Publishing Round-Up: 28th December 2015.

Creative Scotland will not pass cuts to EIBF, Publishing Scotland etc

‘The board of Scottish arts development body Creative Scotland has said it will not pass on the 3.6% funding cut planned by Scottish government for 2016/17 to its regularly funded organisations.

Regularly funded organisations for the period 2015-18 include the Edinburgh International Book Festival, the Scottish Poetry Library, Publishing Scotland, the Glasgow Women’s Library and Wigtown Book Festival.

Read more about the cuts here.


Publishing Scotland longlisted for Association Excellence Award

 

Publishing Scotland said ‘we are delighted that our International Fellowship Programme – which we hosted in August 2015 – has been selected as a finalist for the Best Networking Event category in the Association Excellence Awards 2016.

The Association Excellence Awards 2016 have been developed to recognise excellence and exceptional achievements in trade and professional associations.’

Read more about the awards here.


Are small independent publishers doing the work for big publishers?

An article in the Guardian has suggested that ‘while the giant firms sink huge sums into fleeting fads, the commitment and passion of the smaller imprints leave a larger impression in the long term’.

‘Why are independent publishers managing to get more of their authors’ work on to prize shortlists and win more awards than the bigger firms? Two of the last three Man Booker winners were published by independents. How could that be?

Well, we read unsolicited manuscripts. We read more stories. Big publishers only use agents, who have their own economic imperative, and they miss out on a host of brilliant books every day, every month, every year.’

Read more of the article here.


Independent publishers’ books of the year

Along with other UK indie publishers, Sara Hunt, head of Glasgow indie publisher Saraband has included in the Guardian their top book of 2015, the title that should have done better and the one they wished they published.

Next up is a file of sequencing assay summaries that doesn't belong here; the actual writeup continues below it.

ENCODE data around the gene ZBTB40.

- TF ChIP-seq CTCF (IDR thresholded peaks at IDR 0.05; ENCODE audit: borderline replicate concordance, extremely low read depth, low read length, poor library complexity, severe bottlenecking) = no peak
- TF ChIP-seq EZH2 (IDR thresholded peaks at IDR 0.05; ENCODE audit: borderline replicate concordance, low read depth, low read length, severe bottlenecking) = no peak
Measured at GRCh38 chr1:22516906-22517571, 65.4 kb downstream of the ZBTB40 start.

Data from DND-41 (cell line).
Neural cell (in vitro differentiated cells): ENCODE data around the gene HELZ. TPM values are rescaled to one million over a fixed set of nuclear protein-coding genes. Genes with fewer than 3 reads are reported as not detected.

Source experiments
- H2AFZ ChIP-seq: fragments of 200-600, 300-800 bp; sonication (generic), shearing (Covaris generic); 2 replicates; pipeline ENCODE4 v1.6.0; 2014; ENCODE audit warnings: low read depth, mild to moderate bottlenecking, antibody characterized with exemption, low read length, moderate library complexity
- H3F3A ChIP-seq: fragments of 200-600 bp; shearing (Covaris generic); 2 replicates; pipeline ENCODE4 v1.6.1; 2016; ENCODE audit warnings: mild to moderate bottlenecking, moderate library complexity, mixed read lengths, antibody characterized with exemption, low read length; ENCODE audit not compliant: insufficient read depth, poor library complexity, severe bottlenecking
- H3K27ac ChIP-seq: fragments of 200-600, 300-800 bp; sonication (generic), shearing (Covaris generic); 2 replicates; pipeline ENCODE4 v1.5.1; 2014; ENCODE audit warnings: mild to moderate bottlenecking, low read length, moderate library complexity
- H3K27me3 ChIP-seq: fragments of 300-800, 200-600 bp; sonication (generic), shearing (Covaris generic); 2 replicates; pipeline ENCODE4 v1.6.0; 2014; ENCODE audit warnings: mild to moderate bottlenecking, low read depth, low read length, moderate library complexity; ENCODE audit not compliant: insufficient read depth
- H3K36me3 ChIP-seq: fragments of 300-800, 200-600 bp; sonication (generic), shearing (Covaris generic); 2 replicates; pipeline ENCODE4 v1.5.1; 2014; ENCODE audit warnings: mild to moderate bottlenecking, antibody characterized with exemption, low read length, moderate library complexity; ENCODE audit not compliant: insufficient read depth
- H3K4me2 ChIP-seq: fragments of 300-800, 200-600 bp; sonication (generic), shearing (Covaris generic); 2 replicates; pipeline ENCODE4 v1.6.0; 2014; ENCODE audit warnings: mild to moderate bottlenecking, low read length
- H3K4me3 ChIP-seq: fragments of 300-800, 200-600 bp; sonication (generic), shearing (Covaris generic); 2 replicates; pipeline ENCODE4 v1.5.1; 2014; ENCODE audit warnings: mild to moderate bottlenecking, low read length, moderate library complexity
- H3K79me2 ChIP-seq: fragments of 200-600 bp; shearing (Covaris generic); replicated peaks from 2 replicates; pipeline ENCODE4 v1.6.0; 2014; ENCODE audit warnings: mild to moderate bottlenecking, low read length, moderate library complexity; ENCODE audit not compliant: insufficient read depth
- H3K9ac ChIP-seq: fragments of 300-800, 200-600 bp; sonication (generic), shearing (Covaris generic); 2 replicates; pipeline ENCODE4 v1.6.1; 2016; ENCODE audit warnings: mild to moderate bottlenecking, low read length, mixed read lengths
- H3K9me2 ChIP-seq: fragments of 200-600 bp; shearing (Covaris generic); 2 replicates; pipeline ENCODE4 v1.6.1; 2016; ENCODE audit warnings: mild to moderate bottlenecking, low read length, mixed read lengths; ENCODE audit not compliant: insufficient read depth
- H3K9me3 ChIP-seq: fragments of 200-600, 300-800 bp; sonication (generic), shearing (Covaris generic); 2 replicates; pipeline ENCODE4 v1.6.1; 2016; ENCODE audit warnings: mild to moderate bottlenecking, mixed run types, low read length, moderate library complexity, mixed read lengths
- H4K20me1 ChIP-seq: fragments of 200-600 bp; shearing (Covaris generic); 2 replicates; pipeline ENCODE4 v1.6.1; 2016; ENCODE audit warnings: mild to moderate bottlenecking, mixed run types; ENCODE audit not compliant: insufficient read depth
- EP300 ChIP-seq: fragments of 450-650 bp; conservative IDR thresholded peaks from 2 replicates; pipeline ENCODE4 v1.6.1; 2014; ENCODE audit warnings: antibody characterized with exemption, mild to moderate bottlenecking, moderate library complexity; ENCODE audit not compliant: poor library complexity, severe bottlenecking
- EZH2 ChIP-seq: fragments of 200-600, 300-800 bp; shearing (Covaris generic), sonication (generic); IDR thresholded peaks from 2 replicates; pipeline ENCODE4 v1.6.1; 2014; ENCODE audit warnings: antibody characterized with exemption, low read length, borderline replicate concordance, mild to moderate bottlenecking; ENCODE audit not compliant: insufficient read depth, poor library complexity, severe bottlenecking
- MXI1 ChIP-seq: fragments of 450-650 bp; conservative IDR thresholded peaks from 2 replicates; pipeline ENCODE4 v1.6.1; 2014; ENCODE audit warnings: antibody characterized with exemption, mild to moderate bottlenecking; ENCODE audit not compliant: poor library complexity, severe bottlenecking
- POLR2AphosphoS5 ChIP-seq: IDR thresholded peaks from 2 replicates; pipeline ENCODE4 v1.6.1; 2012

Find out which titles Saraband chose here.


Harry Potter and the Cursed Child cast announced

The eagerly anticipated, two-part play Harry Potter and the Cursed Child has cast its lead characters.

Jamie Parker, currently starring in the West End show Guys and Dolls, will star as an adult Harry in the production, set 19 years after JK Rowling’s books.

Noma Dumezweni, who recently stepped in at the last minute to replace Kim Cattrall in Linda at the Royal Court, will play Hermione Granger.

London Road star Paul Thornley completes the trio as Ron Weasley.

“I’m so excited with the choice of casting for Harry Potter and the Cursed Child,” Rowling said.

Read more about the casting here.


Ladybird makes Christmas number one

‘The Ladybird Book for Grown-Ups title How it Works: The Husband (Michael Joseph), by Jason Hazeley and Joel Morris, has become one of the more unexpected Official Christmas number ones. The parody title sold 52,900 copies for £325,381 through Nielsen BookScan’s Total Consumer Market, leapfrogging the previous week’s number one Guinness World Records 2016 and outselling it by 4,503 copies. The Husband, which rose one position from second place a week ago, sold an extra 9,666 copies week on week, a 22.3% increase.’

Read more about the books topping the Christmas chart here.


 

 

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